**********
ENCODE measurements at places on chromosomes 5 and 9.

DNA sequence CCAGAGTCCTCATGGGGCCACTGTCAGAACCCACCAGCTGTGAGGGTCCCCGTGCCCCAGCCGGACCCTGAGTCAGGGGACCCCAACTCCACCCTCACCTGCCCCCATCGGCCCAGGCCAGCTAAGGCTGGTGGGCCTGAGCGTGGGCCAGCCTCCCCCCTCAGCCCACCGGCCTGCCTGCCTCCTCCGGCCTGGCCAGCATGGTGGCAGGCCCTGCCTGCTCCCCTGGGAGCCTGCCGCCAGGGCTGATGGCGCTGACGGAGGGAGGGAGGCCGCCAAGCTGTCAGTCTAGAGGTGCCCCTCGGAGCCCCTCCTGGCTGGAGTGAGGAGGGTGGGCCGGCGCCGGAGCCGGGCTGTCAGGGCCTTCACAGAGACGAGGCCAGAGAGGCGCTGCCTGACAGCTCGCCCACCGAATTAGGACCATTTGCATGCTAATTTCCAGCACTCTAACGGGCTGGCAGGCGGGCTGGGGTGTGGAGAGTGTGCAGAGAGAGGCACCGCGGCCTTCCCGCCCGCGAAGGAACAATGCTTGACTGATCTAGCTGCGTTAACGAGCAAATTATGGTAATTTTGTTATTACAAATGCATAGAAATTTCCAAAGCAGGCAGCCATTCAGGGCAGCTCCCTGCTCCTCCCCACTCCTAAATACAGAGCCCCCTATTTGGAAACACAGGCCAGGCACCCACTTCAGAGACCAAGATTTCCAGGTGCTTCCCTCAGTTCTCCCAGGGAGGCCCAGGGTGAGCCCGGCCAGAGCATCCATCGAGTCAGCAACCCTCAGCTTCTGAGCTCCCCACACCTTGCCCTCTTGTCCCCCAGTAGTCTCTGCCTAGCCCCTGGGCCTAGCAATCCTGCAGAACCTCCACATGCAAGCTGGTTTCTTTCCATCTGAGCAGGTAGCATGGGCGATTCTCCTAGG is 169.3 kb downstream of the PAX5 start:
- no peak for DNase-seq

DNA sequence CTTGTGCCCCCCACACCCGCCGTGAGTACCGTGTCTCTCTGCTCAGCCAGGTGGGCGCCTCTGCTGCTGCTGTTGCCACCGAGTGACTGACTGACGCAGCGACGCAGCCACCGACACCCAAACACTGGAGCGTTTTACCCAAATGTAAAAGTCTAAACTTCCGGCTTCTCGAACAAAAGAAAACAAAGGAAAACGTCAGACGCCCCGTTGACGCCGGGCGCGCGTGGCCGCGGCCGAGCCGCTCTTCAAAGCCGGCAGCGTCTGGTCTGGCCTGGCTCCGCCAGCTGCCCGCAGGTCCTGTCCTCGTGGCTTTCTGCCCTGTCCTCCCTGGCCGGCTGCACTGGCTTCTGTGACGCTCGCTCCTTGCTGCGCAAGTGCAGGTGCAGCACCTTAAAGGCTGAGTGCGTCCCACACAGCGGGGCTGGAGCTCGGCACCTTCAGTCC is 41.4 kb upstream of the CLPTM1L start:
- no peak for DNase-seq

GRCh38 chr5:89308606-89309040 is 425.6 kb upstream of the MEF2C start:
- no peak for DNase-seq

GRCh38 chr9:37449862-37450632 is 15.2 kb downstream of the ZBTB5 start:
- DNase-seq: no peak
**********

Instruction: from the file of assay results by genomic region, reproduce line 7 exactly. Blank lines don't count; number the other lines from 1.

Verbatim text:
- no peak for DNase-seq